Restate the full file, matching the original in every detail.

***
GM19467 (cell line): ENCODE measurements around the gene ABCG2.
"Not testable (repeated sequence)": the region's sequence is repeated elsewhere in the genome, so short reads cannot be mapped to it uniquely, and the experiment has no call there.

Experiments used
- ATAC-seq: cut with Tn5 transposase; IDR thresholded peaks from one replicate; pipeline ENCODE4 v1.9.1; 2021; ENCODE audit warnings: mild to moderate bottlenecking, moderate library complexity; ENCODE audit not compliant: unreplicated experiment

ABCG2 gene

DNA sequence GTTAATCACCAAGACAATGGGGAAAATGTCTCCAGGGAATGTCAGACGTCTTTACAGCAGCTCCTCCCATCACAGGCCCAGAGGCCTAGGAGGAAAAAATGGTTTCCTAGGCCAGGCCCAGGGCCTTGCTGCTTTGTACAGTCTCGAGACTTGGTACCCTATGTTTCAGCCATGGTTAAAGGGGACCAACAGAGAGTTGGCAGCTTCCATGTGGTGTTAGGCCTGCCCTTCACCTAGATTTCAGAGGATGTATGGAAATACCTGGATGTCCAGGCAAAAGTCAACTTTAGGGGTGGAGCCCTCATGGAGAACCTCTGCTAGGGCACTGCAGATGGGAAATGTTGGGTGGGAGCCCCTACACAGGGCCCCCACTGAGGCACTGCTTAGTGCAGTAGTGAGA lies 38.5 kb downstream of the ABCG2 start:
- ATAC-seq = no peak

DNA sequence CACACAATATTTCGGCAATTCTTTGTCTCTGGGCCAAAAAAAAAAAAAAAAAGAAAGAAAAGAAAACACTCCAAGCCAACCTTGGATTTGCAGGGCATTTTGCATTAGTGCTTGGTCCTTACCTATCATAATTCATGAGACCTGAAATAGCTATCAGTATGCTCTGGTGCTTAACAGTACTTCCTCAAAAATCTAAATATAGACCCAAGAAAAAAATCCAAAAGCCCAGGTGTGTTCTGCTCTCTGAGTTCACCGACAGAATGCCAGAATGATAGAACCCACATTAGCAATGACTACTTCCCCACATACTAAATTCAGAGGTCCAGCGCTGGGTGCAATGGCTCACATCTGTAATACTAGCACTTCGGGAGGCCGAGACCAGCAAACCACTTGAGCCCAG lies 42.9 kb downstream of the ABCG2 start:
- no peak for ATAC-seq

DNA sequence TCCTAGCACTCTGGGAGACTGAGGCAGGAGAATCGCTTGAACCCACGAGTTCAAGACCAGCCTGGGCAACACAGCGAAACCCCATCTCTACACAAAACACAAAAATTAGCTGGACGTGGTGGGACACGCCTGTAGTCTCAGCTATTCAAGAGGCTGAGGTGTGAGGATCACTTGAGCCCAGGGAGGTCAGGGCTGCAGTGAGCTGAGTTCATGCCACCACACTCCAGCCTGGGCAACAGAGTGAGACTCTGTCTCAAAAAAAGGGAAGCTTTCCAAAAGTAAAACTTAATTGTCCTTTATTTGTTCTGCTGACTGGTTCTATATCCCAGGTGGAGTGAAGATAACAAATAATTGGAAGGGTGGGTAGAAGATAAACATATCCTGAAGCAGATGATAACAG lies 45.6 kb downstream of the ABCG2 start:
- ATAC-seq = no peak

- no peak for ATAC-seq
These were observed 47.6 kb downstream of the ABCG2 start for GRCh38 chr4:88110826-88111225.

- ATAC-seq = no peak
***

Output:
GM19467 (cell line): ENCODE measurements around the gene ABCG2.
"Not testable (repeated sequence)": the region's sequence is repeated elsewhere in the genome, so short reads cannot be mapped to it uniquely, and the experiment has no call there.

Experiments used
- ATAC-seq: cut with Tn5 transposase; IDR thresholded peaks from one replicate; pipeline ENCODE4 v1.9.1; 2021; ENCODE audit warnings: mild to moderate bottlenecking, moderate library complexity; ENCODE audit not compliant: unreplicated experiment

ABCG2 gene

DNA sequence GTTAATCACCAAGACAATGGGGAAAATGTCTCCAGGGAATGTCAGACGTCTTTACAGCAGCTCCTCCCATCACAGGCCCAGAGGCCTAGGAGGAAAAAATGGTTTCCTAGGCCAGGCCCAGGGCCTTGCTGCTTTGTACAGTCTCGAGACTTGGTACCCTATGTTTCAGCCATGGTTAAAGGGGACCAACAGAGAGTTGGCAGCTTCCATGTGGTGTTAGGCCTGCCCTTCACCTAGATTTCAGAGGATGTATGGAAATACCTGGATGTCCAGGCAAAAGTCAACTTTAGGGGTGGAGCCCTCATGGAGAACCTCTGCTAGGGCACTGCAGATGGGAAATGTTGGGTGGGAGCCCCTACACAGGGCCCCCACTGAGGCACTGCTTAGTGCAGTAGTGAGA lies 38.5 kb downstream of the ABCG2 start:
- ATAC-seq = no peak

DNA sequence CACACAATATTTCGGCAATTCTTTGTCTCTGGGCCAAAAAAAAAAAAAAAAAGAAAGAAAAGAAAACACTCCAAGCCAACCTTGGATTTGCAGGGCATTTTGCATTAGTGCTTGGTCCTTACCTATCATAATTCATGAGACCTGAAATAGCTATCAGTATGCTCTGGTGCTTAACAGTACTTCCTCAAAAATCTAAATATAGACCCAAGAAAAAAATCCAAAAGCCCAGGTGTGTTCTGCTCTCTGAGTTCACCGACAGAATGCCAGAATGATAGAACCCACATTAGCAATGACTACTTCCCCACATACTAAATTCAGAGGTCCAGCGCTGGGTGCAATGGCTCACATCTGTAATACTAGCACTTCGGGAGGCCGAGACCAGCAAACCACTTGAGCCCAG lies 42.9 kb downstream of the ABCG2 start:
- no peak for ATAC-seq

DNA sequence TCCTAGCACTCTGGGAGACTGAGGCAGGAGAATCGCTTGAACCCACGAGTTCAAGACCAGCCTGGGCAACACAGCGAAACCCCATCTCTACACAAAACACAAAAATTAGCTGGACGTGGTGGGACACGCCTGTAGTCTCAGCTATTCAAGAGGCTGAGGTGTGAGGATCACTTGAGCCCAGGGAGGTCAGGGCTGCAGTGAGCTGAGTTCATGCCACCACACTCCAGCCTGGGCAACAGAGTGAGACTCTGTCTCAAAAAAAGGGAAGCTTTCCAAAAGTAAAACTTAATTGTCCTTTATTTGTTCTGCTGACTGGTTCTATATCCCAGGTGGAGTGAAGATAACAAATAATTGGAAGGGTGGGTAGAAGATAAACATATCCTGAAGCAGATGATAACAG lies 45.6 kb downstream of the ABCG2 start:
- ATAC-seq = no peak

- no peak for ATAC-seq
These were observed 47.6 kb downstream of the ABCG2 start for GRCh38 chr4:88110826-88111225.

- ATAC-seq = no peak